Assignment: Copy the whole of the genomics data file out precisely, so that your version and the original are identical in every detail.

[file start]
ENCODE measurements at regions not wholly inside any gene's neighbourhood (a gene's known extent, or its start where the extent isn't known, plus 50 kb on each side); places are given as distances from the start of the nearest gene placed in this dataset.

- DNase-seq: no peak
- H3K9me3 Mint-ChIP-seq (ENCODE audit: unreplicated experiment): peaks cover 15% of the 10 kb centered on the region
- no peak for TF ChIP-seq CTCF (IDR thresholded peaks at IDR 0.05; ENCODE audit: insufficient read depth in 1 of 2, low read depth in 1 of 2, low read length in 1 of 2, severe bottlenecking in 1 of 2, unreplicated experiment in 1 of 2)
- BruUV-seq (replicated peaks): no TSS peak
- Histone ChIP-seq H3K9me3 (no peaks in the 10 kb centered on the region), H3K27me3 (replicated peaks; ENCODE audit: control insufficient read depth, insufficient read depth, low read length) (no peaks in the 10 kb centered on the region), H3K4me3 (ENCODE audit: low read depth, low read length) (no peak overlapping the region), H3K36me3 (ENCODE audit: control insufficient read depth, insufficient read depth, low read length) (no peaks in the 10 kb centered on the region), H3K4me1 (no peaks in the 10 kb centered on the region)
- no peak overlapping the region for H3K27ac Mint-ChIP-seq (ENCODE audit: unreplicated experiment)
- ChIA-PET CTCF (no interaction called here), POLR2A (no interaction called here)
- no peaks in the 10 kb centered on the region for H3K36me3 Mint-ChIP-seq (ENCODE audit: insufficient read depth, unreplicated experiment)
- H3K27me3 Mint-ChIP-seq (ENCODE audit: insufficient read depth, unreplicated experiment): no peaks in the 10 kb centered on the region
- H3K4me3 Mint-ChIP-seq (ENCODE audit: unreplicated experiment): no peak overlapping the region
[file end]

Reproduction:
ENCODE measurements at regions not wholly inside any gene's neighbourhood (a gene's known extent, or its start where the extent isn't known, plus 50 kb on each side); places are given as distances from the start of the nearest gene placed in this dataset.

- DNase-seq: no peak
- H3K9me3 Mint-ChIP-seq (ENCODE audit: unreplicated experiment): peaks cover 15% of the 10 kb centered on the region
- no peak for TF ChIP-seq CTCF (IDR thresholded peaks at IDR 0.05; ENCODE audit: insufficient read depth in 1 of 2, low read depth in 1 of 2, low read length in 1 of 2, severe bottlenecking in 1 of 2, unreplicated experiment in 1 of 2)
- BruUV-seq (replicated peaks): no TSS peak
- Histone ChIP-seq H3K9me3 (no peaks in the 10 kb centered on the region), H3K27me3 (replicated peaks; ENCODE audit: control insufficient read depth, insufficient read depth, low read length) (no peaks in the 10 kb centered on the region), H3K4me3 (ENCODE audit: low read depth, low read length) (no peak overlapping the region), H3K36me3 (ENCODE audit: control insufficient read depth, insufficient read depth, low read length) (no peaks in the 10 kb centered on the region), H3K4me1 (no peaks in the 10 kb centered on the region)
- no peak overlapping the region for H3K27ac Mint-ChIP-seq (ENCODE audit: unreplicated experiment)
- ChIA-PET CTCF (no interaction called here), POLR2A (no interaction called here)
- no peaks in the 10 kb centered on the region for H3K36me3 Mint-ChIP-seq (ENCODE audit: insufficient read depth, unreplicated experiment)
- H3K27me3 Mint-ChIP-seq (ENCODE audit: insufficient read depth, unreplicated experiment): no peaks in the 10 kb centered on the region
- H3K4me3 Mint-ChIP-seq (ENCODE audit: unreplicated experiment): no peak overlapping the region